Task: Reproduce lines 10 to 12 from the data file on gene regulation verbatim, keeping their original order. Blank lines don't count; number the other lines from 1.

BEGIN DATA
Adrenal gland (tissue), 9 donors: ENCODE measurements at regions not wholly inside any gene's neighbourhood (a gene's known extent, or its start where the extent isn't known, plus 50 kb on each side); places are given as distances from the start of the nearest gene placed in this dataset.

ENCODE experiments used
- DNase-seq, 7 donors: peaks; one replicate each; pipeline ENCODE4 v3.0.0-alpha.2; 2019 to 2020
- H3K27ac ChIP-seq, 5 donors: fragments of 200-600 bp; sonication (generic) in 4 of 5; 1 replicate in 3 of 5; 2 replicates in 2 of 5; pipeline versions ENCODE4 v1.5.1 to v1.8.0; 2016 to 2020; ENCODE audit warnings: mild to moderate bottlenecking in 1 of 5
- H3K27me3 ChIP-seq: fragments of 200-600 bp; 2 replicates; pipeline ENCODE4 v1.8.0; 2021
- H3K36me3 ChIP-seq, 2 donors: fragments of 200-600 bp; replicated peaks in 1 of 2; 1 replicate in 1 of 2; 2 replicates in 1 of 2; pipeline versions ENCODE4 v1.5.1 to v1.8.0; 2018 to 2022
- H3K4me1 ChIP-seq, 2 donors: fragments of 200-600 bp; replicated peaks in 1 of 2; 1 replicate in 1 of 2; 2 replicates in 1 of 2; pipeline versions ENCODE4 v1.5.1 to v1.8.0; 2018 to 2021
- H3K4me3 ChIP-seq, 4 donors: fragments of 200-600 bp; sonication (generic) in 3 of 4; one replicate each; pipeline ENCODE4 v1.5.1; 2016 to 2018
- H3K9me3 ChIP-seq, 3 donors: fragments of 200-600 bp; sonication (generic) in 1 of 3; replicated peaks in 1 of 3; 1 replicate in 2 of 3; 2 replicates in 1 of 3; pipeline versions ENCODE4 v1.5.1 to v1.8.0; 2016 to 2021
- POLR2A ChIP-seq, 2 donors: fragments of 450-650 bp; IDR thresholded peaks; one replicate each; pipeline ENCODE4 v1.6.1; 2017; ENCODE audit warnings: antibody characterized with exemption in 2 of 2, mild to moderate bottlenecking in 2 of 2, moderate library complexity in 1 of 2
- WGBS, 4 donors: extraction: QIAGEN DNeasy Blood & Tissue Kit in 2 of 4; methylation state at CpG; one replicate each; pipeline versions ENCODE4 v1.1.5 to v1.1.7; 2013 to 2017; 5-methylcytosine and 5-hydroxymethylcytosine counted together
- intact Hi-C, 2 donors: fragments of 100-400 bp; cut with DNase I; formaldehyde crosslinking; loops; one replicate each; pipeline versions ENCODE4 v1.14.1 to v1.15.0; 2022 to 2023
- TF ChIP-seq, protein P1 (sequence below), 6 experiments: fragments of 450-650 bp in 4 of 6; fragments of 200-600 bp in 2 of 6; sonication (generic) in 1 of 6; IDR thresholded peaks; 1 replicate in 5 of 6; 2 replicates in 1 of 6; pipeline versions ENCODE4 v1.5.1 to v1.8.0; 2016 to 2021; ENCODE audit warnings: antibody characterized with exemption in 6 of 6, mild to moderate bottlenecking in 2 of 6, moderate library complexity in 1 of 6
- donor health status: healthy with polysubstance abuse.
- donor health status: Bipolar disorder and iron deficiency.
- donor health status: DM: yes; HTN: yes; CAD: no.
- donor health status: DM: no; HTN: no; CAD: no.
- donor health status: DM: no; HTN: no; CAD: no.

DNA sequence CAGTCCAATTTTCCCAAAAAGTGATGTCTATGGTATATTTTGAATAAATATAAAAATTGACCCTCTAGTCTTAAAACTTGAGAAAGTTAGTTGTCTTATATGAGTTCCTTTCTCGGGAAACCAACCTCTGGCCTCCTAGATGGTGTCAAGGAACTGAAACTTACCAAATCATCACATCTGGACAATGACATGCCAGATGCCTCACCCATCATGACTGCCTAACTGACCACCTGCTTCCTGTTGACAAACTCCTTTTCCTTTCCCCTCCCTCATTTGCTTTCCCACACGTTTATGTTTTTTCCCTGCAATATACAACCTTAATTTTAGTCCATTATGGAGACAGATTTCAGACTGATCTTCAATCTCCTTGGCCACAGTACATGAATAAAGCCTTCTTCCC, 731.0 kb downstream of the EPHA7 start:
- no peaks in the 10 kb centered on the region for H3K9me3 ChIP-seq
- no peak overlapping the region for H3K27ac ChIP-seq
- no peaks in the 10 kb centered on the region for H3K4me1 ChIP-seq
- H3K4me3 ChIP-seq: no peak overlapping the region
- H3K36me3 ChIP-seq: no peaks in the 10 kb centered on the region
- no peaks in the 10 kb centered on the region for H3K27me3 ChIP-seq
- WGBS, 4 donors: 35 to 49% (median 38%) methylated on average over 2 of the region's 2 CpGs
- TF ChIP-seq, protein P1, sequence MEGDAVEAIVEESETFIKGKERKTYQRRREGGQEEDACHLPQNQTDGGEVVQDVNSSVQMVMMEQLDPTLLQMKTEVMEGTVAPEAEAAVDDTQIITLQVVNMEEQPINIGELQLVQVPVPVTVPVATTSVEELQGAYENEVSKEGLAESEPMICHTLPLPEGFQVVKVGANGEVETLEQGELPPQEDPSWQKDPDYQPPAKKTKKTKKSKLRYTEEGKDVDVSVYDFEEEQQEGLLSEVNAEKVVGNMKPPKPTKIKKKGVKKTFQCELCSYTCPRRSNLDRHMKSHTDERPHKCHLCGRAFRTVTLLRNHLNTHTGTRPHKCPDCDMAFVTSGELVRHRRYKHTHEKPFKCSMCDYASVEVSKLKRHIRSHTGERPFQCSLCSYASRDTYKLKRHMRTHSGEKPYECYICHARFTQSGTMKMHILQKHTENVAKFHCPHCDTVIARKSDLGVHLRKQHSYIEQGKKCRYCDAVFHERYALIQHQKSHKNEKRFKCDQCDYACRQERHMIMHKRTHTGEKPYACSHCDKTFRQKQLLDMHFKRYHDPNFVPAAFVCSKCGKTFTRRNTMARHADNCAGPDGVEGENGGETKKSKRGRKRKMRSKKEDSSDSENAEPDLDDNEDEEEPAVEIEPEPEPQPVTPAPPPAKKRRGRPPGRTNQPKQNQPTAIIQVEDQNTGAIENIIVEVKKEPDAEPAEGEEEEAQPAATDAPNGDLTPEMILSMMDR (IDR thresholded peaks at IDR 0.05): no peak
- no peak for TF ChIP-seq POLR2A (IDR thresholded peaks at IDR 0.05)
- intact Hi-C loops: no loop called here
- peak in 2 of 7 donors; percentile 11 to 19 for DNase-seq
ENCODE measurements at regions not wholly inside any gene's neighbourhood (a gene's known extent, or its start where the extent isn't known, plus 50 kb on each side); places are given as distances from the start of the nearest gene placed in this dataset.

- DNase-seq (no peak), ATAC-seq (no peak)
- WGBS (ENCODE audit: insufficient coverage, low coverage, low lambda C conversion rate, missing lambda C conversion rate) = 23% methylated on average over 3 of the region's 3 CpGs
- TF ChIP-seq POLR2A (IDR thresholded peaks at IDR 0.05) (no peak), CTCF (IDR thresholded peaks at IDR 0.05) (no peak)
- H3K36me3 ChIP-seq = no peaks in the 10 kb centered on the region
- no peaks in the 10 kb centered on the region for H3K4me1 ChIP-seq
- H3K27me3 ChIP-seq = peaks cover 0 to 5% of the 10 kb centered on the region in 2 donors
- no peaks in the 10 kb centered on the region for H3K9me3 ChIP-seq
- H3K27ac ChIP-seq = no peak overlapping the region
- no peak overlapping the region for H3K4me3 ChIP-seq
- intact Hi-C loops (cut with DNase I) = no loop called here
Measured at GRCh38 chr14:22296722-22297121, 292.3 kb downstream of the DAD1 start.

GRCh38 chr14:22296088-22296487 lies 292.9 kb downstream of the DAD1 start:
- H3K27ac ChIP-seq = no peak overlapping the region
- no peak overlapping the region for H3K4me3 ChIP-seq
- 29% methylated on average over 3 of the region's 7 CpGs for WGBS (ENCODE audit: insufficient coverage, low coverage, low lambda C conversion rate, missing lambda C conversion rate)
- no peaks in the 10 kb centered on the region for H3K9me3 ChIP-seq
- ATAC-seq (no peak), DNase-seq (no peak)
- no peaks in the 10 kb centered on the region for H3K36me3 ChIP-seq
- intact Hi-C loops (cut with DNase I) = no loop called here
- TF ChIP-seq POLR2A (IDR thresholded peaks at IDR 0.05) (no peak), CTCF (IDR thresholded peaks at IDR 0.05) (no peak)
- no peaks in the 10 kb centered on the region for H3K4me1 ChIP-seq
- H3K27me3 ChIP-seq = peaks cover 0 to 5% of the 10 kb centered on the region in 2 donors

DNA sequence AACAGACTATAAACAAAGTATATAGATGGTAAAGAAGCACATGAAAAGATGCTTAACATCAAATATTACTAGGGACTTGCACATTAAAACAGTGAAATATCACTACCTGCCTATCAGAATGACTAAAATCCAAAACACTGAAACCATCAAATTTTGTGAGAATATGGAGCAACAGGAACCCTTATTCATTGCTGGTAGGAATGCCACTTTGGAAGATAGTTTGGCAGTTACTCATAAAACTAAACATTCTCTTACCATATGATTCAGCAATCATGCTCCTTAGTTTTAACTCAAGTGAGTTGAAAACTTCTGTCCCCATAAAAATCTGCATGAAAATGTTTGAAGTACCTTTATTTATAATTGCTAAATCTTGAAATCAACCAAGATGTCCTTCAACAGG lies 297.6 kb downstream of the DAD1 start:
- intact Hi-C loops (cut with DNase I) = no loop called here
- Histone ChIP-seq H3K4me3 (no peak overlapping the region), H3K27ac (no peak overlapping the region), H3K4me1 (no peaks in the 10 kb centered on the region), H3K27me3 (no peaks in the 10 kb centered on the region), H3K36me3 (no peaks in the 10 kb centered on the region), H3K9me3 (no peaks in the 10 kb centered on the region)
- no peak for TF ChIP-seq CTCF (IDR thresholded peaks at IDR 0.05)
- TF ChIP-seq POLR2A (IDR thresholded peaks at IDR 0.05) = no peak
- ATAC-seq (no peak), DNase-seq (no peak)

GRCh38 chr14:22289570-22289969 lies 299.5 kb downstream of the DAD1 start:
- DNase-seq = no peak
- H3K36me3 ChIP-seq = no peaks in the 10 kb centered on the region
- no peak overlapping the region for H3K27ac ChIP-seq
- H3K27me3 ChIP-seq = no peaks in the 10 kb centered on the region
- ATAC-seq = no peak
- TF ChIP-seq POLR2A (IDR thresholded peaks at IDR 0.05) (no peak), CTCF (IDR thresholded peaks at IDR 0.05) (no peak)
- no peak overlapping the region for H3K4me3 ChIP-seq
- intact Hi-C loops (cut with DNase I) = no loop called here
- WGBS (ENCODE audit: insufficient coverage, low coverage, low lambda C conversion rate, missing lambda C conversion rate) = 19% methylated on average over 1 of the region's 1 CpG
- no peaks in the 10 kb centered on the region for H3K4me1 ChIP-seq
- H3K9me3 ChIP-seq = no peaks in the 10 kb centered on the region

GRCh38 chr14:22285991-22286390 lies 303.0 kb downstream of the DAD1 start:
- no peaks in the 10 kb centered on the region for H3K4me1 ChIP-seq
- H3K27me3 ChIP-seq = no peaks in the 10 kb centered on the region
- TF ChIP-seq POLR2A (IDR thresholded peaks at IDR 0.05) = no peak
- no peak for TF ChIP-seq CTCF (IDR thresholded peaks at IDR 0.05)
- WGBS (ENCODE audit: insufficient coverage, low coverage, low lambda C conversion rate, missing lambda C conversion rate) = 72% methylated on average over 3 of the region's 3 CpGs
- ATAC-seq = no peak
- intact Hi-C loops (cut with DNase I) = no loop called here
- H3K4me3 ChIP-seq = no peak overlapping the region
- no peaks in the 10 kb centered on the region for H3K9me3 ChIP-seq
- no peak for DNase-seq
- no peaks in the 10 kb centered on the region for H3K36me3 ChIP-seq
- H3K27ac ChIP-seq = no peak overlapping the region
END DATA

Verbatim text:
- POLR2A ChIP-seq, 2 donors: fragments of 450-650 bp; IDR thresholded peaks; one replicate each; pipeline ENCODE4 v1.6.1; 2017; ENCODE audit warnings: antibody characterized with exemption in 2 of 2, mild to moderate bottlenecking in 2 of 2, moderate library complexity in 1 of 2
- WGBS, 4 donors: extraction: QIAGEN DNeasy Blood & Tissue Kit in 2 of 4; methylation state at CpG; one replicate each; pipeline versions ENCODE4 v1.1.5 to v1.1.7; 2013 to 2017; 5-methylcytosine and 5-hydroxymethylcytosine counted together
- intact Hi-C, 2 donors: fragments of 100-400 bp; cut with DNase I; formaldehyde crosslinking; loops; one replicate each; pipeline versions ENCODE4 v1.14.1 to v1.15.0; 2022 to 2023